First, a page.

Melbourne, Australia – Babies around a month old were about the size of a peanut without a shell.
However, it was a momentous find by conservationists scurrying through a dense forest of eucalyptus in the early morning fog, hoping to find them. About 3,000 years after Tasmanian devils were slaughtered on the Australian mainland, seven babies were born earlier this month in their natural home.
“It was very touching,” said Tim Faulkner, president of Aussie Ark, the conservation group that has led attempts to recreate groups of demons long after they were wiped out on the continent, likely by Australian wild dogs.
Faulkner said the project, like the demons themselves, is still in its infancy. It is unclear how the animals would deal outside of the 4,000-hectare walled wildlife sanctuary where they were born. But he added that the first step was for “demons to multiply and survive, and they did.”
Baby devils, in their mothers’ bags, are a promising sign, as conservationists face a steep decline in animal numbers in the only place they are in the wild: Tasmania Island, South Australia.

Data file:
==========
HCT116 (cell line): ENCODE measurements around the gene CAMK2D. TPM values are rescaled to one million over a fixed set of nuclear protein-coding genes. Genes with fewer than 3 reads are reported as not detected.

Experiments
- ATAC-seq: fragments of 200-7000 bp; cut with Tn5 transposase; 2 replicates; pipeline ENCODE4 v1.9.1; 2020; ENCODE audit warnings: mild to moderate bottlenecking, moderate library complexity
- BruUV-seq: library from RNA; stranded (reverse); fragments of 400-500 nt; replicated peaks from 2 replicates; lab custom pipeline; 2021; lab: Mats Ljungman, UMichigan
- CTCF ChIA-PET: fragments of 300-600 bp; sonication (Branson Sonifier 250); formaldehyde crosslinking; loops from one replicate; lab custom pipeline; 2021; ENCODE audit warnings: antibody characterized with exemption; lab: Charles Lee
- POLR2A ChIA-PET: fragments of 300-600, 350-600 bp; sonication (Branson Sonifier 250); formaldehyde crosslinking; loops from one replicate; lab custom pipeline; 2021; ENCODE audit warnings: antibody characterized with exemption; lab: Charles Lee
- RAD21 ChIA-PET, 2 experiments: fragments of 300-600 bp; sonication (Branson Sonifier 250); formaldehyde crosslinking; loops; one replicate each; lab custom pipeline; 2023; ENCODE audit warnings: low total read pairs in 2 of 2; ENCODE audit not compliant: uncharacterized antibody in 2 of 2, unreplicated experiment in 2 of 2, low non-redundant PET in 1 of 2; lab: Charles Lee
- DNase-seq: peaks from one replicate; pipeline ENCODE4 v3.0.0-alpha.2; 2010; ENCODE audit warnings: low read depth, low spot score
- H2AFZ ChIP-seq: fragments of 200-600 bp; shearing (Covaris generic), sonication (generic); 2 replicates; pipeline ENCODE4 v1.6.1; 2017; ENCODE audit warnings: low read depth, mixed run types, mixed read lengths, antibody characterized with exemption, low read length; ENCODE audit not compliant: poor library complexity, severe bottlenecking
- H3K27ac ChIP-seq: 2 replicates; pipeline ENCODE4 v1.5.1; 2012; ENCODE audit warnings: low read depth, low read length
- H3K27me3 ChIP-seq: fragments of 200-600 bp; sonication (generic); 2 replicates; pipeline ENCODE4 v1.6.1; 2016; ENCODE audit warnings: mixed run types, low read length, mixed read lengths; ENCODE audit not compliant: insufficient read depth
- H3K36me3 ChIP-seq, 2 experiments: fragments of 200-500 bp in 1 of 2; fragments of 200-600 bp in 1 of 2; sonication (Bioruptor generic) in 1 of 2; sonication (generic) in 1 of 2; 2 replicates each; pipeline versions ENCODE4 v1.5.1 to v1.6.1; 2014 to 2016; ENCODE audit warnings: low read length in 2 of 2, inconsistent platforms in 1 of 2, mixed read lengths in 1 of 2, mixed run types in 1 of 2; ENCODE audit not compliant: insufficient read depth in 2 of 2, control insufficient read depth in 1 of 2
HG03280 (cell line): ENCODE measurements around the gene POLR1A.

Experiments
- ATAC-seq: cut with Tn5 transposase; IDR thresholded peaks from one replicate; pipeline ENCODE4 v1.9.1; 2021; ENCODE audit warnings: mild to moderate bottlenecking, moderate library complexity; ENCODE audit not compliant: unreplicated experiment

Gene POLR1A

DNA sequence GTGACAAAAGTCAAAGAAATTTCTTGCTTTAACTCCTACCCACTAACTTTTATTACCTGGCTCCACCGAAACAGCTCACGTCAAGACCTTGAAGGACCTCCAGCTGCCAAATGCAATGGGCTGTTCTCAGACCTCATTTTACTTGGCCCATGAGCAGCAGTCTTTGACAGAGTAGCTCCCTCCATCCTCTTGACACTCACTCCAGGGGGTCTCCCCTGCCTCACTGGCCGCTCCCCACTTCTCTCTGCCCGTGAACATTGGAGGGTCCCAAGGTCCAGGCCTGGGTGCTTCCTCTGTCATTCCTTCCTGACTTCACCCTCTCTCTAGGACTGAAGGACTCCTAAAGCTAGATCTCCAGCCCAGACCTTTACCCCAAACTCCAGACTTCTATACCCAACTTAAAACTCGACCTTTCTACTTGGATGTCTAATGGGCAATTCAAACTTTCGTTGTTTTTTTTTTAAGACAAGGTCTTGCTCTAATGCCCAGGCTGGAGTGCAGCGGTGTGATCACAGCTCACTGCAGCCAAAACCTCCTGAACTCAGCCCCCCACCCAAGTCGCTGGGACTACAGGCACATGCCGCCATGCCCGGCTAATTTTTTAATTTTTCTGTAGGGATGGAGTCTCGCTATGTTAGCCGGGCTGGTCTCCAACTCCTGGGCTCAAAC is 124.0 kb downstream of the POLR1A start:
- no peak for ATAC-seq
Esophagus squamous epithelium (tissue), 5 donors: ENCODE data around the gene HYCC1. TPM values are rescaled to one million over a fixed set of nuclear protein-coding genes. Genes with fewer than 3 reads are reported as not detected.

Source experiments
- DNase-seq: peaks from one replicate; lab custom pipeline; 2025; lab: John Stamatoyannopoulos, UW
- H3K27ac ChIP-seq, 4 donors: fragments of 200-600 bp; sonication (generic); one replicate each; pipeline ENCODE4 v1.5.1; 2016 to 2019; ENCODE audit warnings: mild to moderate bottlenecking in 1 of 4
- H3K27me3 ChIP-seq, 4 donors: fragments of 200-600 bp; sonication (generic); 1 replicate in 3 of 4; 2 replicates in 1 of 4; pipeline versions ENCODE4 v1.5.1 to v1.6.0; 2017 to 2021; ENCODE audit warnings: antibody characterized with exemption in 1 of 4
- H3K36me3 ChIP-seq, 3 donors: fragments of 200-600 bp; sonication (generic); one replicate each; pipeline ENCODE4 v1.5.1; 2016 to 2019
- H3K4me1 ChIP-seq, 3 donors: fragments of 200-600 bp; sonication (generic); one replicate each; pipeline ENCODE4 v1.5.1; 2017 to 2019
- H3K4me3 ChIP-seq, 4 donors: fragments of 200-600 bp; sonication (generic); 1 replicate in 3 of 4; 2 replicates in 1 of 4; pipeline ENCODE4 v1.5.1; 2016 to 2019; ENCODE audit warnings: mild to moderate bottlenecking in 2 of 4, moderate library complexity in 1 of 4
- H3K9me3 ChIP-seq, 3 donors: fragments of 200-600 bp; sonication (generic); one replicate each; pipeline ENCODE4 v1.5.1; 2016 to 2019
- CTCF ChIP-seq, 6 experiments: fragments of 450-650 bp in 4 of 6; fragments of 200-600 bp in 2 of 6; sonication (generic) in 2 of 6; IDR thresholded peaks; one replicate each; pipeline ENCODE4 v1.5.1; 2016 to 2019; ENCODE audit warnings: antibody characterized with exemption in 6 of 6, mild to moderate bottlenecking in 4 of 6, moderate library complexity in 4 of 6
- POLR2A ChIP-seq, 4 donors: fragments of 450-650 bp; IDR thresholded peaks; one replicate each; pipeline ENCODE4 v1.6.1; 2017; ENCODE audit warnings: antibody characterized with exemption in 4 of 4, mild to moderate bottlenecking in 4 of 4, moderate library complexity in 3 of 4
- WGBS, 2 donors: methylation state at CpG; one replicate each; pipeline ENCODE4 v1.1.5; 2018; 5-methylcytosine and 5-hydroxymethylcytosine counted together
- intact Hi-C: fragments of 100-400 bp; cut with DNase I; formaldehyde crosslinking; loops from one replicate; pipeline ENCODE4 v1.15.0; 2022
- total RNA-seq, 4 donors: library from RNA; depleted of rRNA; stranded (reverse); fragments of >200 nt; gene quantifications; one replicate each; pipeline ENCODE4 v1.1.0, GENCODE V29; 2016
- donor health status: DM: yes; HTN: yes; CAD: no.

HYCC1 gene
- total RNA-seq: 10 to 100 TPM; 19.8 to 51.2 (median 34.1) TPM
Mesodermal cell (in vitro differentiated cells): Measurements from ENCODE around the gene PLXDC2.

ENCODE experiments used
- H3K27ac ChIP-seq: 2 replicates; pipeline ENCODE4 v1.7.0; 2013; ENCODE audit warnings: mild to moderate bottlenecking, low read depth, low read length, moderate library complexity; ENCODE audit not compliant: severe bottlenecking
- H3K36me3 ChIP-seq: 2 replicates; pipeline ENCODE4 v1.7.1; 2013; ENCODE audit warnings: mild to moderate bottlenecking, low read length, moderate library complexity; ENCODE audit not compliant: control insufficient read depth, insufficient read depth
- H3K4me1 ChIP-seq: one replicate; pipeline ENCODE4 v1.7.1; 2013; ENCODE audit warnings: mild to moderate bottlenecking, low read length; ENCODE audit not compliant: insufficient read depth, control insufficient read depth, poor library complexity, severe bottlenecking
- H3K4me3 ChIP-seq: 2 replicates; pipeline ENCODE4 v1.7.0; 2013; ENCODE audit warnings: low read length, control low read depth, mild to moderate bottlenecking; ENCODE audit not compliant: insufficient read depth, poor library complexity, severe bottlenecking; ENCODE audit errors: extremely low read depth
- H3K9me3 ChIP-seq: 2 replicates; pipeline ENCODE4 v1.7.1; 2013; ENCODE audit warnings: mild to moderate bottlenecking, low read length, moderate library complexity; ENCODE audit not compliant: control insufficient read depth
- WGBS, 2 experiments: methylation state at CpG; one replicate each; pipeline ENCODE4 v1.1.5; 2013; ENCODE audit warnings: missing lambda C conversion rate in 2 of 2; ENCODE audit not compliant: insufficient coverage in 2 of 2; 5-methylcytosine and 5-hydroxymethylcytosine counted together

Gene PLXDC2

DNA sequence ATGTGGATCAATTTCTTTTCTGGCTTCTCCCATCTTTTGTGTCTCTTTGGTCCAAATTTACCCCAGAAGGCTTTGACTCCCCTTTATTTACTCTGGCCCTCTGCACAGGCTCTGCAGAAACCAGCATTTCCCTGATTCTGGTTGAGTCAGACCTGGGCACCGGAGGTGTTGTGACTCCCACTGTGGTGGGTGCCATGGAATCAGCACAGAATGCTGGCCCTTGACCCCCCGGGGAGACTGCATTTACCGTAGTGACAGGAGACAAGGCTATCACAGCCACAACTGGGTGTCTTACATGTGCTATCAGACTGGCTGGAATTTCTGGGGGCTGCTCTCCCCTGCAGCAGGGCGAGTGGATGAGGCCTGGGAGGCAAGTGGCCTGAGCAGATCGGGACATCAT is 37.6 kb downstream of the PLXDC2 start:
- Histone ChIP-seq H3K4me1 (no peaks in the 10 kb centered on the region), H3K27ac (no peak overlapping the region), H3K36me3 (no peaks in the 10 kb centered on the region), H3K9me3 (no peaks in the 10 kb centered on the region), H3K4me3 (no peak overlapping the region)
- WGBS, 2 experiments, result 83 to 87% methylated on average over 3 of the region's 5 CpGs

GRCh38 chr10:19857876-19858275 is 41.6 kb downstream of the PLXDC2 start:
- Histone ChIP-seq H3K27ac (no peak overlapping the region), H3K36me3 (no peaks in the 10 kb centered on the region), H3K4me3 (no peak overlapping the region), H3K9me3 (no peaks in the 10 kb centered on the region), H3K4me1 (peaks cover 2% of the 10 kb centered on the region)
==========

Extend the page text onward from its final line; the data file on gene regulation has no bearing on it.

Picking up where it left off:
Demons are being destroyed by contagious face cancer that has reduced the population by more than 90 percent. It’s really aggressive, “Faulkner said. “His future is really uncertain.”
For decades, scientists have been trying to save devils by developing vaccines, studying the genetic differences that make some animals resistant to cancer, and trying to reproduce a group of uninfected organisms on the continent.
If demons take root again in mainland Australia, the benefits may exceed saving the endangered animals. Conservationists say there is evidence that the Tasmanian devil, a carnivorous marsupial with a strong bite, is effective in controlling wild cats and possibly even foxes, which have wiped out native plants and animals in Australia.